He said Russia’s military moves against its neighbors—taking Crimea and backing separatists in Ukraine is “much more severe, more serious” than Washington and the European Union are treating it.
The nationalist emotions that Russian President Vladimir Putin has stirred up will make it “very, very hard [for him or his successors] to pull back from some of the statements he has made” about the West. At the same time, Putin faces problems of his own with jihadists inside Russia’s borders that threaten domestic stability.
But Putin also demonstrated Russia’s nuclear capability with long-range bomber flights near NATO countries. His intent is “to break NATO apart.”
Mattis also opposes torture, which makes him an interesting choice for a president-elect who promised to “bring back waterboarding” and “a hell of a lot worse than waterboarding” during the campaign. In an interview with The New York Times last month, Trump described a meeting with Mattis and said that he was “surprised” and “impressed” by the former general’s anti-torture views. This suggests that Mattis may be able to influence Trump away from his stated position on torture, though it does not, as the Times exaggeratedly wrote, mean that Trump has “changed his mind” on the issue.
Putting a General in Charge of the Pentagon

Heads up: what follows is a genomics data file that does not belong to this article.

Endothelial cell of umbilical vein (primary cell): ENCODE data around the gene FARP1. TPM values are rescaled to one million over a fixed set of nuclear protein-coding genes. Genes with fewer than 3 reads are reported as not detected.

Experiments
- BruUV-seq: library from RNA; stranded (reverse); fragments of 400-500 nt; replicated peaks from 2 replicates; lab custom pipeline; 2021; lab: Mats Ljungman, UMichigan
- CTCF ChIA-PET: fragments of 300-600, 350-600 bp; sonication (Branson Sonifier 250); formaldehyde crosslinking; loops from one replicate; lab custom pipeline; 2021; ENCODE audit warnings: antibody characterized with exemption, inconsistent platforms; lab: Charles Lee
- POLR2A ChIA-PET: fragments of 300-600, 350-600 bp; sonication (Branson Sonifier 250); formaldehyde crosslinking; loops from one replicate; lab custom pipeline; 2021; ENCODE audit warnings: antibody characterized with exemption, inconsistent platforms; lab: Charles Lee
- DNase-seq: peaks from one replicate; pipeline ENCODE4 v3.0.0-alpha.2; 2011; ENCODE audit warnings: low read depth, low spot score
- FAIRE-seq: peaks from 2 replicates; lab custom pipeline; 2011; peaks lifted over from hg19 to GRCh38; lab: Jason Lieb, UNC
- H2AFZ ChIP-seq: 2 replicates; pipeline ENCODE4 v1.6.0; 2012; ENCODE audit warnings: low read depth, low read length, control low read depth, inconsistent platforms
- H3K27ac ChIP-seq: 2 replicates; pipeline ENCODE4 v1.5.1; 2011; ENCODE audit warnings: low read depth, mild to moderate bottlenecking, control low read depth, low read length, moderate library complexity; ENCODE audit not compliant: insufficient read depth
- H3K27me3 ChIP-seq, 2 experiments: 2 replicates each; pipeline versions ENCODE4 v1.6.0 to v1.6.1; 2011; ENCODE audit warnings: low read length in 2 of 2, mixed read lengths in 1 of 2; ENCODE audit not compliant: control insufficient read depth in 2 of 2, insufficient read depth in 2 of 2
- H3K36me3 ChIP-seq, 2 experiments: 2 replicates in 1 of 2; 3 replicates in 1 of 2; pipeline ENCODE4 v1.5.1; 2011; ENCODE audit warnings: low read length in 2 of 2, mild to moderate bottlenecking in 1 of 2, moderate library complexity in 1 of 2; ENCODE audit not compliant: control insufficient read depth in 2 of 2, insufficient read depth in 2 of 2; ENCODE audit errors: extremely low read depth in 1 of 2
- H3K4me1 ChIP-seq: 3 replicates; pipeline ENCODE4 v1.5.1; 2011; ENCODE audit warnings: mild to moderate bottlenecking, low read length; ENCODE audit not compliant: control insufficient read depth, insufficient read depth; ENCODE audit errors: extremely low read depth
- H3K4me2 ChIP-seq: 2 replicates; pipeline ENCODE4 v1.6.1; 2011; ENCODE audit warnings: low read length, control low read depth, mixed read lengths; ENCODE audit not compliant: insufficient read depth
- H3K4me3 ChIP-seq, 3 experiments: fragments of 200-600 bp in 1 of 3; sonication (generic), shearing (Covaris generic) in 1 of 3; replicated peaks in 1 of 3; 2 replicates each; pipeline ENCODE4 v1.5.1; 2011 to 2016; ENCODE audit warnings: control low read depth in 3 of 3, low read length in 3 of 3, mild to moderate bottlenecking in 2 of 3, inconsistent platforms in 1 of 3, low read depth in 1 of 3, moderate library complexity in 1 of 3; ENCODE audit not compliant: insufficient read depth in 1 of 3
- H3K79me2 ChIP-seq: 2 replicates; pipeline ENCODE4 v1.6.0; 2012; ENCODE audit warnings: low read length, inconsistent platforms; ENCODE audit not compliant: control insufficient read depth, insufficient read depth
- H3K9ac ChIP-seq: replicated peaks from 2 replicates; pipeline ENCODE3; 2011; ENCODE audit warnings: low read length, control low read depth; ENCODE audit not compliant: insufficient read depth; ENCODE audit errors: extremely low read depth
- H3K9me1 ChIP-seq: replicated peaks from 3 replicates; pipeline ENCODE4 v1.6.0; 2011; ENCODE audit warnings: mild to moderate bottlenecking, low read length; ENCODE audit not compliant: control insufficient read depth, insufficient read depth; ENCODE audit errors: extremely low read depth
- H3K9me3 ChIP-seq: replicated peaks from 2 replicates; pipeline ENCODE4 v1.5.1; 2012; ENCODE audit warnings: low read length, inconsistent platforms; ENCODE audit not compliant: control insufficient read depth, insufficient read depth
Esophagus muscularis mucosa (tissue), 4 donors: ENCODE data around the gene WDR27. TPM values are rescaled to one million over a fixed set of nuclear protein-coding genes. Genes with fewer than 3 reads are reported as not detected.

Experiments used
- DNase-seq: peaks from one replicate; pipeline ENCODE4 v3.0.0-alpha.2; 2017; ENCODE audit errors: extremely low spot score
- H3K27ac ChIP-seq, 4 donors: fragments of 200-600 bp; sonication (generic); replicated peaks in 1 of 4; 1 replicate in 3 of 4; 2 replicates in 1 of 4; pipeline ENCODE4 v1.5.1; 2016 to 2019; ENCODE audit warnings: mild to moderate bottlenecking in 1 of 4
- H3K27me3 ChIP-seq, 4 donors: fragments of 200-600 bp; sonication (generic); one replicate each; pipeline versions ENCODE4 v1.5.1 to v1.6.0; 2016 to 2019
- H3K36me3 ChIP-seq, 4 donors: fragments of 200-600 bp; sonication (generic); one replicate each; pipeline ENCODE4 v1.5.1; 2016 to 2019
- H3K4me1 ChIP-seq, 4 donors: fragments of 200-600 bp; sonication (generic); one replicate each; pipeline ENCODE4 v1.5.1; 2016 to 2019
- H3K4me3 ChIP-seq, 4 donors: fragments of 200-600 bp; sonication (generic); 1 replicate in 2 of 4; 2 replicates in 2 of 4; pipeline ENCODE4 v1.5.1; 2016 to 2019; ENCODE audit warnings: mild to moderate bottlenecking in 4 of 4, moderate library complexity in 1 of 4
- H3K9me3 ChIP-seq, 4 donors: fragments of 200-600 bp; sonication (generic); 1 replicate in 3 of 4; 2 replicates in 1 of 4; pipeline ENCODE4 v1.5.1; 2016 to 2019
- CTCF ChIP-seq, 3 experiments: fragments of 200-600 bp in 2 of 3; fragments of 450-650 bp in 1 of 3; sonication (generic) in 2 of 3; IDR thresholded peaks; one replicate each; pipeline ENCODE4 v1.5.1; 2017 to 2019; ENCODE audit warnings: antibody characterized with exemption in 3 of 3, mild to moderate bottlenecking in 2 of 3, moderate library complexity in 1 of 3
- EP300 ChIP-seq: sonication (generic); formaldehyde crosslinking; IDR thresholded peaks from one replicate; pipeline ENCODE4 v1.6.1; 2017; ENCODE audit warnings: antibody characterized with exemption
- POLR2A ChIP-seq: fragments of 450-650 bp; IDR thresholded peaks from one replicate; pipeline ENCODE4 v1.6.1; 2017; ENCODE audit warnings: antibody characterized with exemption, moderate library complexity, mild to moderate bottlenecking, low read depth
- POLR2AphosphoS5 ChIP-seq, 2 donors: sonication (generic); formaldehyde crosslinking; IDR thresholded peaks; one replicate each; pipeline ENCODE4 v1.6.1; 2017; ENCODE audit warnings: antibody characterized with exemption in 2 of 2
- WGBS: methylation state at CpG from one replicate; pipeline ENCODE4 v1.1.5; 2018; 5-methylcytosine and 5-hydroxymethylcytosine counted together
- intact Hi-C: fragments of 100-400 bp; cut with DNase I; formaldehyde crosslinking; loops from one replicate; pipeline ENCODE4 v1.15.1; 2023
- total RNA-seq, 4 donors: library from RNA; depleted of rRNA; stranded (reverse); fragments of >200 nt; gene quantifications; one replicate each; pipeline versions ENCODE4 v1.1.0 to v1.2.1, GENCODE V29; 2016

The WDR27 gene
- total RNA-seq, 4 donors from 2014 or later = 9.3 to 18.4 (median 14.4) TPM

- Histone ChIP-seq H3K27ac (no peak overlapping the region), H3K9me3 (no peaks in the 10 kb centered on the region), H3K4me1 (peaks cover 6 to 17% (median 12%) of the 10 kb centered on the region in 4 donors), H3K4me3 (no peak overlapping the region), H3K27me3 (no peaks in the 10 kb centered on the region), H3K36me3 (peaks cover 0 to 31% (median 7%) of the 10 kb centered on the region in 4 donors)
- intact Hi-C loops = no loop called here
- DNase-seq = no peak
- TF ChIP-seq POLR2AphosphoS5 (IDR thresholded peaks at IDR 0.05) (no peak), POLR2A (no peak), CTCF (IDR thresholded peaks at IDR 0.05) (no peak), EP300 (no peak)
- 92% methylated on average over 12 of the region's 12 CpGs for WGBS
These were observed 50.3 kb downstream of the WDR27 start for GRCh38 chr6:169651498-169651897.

What we know of Mattis’s views—hawkish but not shockingly so on Iran, opposed to Israeli settlements, skeptical of engagement with Russia, opposed to torturing detainees—suggests that he could be the most mainstream, and least provocative, foreign policy appointment that Trump has yet made. But there are concerns about his selection that have nothing to do with Mattis specifically and everything to do with the idea of naming a recently retired general as secretary of defense.
Defense secretary is explicitly a civilian position, meant to enforce the principle of civilian government control over the military. Since 1947 it has been federal law that commissioned officers should be ineligible to serve as defense secretary for a period of several years—initially10, but reduced to seven in 2008—after retirement in order to avoid the risk of militarizing the civilian chain of command. One exception to this law was made in 1950, when President Harry Truman appointed George Marshall as secretary of defense. Congress approved a waiver for Marshall, but the legislation granting that waiver says “after General Marshall leaves the office of Secretary of Defense, no additional appointments of military men to that office shall be approved.”
Nevertheless, Mattis will likely have no problem obtaining a similar waiver, despite the opposition of some Democratic senators. As an isolated case Mattis’s appointment will not likely be cause for concern. But with Trump having already named a retired general as his national security advisor, and considering other retired flag officers for positions as secretary of state, secretary of Homeland Security, and director of national intelligence, there are increasing concerns that, in addition to creating a cabinet of oligarchs, Trump may also be putting together something more like a military junta than a civilian government.